Moving far away from family and friends can be tough on a child at a young age. It has its pros and cons. One learns how to deal with moving away from the people they love and also learn how to deal with adjusting to new ways of life. Everything seems so different and at a young age one feels like they have just left the whole world behind them. That was an experience that changed my life as a person. It taught me how to deal with change and how to adjust. It developed me from a young boy into a mature young man.
Arriving at a foreign country at the age of eleven years old was and exiting and yet intimidating experience. High buildings, wide roads, newer and nicer cars on the streets were some of the first things I noticed when I arrived to the city of Los Angeles CA. Living in a country where you were not born in could be difficult some times. Although Spanish is spoken at a grand scale in CA, it was difficult to communicate with and understand the teachers from my classes at the elementary level since all they spoke was English. Los Angeles is a city of great diversity, therefore it is believed to be the perfect place for any person arriving from another country to not feel like a foreign, such believe
Coming from a different county was difficult for me because it was hard to fit in with others. And also because there was a language barrier between other people and that was detriment for me from communicating with other people. When my dad transferred here in Hawaii to work, he was by himself with his siblings. He started petitioning us so that he could bring us in the US. It took years for the process to be over because there were complications with visa, passport information and birth certificates.
I was upset at my parents for taking us to this new place that we knew nothing about. I let them know that I didn’t like what they were doing by how I acted. Every time the move came up in conversation I would pout and act angry, but there was no way to change the fact that we had moved. Once we got here life started quickly. School began not to long after we moved, which didn’t give me much time to make friends. The first week of school felt like an eternity because I didn’t know English and anyone. Then I started to make friends and feel more comfortable. After that everything became normal. I forgot about how much I missed my country and started to enjoy living in New York with my new
Imagine a happy place where everything was all right in the world. You have a loving family and loving friends whom you get you play with all day long until you get tired. Now, imagine that happy place being taken away from you, all in one day. That’s how I felt when I found out I was moving away from my family and friends. When I was young, I did not understand why I had to move away to a place that was completely foreign and unfamiliar. I can still remember the frustration and disbelief I felt when I was told I was moving from Philippines all they way across the world to the United States of America. I cried, I kicked, and I fussed hoping that would make a difference but it did not. It didn’t matter how I felt or whether I understood the reason, because I was moving either way. Moving from Philippines to America was a challenge for me because of the language, I had trouble fitting in and I struggled to make friends.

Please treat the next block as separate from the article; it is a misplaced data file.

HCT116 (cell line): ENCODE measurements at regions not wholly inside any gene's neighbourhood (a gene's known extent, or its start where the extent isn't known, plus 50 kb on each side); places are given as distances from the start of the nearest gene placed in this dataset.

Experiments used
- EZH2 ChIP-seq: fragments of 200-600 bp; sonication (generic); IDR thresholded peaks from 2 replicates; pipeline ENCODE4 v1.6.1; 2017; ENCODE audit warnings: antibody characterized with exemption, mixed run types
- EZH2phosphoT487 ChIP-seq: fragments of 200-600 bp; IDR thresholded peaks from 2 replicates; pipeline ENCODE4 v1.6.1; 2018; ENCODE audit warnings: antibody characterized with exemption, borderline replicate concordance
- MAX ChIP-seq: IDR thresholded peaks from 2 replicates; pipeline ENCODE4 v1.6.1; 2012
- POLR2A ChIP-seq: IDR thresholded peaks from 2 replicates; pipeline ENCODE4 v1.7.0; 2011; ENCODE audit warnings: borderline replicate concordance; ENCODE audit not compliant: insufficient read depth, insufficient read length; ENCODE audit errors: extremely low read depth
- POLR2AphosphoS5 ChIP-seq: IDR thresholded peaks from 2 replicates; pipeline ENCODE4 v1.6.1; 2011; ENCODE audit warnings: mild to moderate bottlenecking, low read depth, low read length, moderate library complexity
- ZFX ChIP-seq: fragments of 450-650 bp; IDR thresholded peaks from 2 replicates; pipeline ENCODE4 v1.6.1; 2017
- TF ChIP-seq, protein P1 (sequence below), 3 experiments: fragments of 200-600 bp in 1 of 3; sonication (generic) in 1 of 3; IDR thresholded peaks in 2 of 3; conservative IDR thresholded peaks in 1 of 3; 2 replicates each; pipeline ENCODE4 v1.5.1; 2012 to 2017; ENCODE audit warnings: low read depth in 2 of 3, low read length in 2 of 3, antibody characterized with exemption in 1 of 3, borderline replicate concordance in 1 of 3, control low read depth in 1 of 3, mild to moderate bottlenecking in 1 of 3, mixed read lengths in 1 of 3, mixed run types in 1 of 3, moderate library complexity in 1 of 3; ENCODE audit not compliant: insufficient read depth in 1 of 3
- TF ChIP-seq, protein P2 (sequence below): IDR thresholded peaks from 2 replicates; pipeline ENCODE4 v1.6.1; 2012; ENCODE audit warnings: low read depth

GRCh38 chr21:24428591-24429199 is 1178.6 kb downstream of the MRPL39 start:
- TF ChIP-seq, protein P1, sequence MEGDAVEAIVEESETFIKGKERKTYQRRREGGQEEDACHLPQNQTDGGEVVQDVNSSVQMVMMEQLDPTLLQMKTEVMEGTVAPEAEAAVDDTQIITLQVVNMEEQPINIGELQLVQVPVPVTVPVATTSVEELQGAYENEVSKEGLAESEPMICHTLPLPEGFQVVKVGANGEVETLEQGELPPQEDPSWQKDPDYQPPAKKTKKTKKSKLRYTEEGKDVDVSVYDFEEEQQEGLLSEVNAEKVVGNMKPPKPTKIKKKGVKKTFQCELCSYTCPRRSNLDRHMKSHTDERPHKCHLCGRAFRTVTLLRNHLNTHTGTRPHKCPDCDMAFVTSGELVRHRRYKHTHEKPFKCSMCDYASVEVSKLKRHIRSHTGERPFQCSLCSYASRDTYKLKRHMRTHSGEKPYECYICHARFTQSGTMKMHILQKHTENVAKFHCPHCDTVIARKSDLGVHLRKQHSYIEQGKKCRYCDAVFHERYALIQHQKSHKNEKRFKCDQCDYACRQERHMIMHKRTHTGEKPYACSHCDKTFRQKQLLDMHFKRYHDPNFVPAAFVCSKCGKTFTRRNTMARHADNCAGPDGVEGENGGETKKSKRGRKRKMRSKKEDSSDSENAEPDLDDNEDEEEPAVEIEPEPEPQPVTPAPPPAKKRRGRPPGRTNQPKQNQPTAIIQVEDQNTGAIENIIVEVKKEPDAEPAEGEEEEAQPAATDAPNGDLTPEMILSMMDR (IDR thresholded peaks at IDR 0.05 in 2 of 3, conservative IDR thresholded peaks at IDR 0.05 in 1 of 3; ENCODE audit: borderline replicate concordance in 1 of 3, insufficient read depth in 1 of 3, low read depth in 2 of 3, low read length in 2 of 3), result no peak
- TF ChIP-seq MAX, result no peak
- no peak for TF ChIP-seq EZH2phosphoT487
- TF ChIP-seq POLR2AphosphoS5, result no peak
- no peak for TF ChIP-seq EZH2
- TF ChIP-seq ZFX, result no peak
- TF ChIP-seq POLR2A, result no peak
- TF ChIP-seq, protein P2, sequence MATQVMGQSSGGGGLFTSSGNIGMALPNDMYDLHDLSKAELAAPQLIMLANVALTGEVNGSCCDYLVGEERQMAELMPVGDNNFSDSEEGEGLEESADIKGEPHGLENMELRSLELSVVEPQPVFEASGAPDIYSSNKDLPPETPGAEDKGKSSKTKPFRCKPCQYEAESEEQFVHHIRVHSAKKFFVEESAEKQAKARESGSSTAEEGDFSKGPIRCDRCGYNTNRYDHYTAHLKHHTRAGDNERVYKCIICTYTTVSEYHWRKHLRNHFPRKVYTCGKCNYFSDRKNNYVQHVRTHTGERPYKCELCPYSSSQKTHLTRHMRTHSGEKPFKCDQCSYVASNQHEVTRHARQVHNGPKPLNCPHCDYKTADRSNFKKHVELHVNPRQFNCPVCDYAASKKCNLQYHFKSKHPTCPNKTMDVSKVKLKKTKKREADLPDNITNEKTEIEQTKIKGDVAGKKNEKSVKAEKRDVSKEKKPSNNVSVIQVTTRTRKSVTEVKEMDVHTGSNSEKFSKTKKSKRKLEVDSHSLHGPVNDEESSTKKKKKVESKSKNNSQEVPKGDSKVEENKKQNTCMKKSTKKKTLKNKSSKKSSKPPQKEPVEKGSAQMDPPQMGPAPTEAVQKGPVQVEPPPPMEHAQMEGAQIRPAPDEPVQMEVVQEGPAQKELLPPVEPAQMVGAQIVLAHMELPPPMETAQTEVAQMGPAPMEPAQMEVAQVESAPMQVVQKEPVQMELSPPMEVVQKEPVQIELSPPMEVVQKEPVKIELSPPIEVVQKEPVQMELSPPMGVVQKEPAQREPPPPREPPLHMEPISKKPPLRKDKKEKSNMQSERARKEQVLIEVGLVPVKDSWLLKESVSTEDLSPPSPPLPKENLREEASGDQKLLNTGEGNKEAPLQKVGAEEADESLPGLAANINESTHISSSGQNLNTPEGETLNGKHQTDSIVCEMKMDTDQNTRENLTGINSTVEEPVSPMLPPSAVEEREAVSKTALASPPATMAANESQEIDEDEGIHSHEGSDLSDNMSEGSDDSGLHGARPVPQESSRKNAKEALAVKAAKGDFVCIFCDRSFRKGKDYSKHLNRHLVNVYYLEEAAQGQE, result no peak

Not only was I going to be introduced to a completly different environment and culture, but I was also going to be leaving my family in Puerto Rico. In order to move to Virginia and learn English I had to live with my step mother. The reason for this is because my parents have been divorced since I was six years old and my mother had to stay in Puerto Rico with my half brother and my father was out of the country working. Leaving my mother along with other family members, such as my grandparents, cousins, and friends was the hardest of all. My father, in the other hand, never lived with me because he was in the army at the time and it did not affect me to be far away from him as much as it did with my mother and other family
I remember myself traveling away from my country at the age of twenty-one. Although I was very excited about the idea of venturing to a new place, I also felt the fear and sadness of separating from my family. As soon as I arrived in America, I was assisted to my residence; a single room provided for the nurses and the resident 's doctor at the hospital. Alone in my room and unable to go to sleep, I could hear the echo of the neighbors conversation yet the isolation and helplessness being in a foreign country was overwhelming at that time. While most of my colleagues and myself who migrated to the United States were able to understand and speak the language, the cultural differences perpetuate the feeling of anxiety. Now think about those migrants who could not speak and understand the language, how do you think they would feel living in an unfamiliar place like America?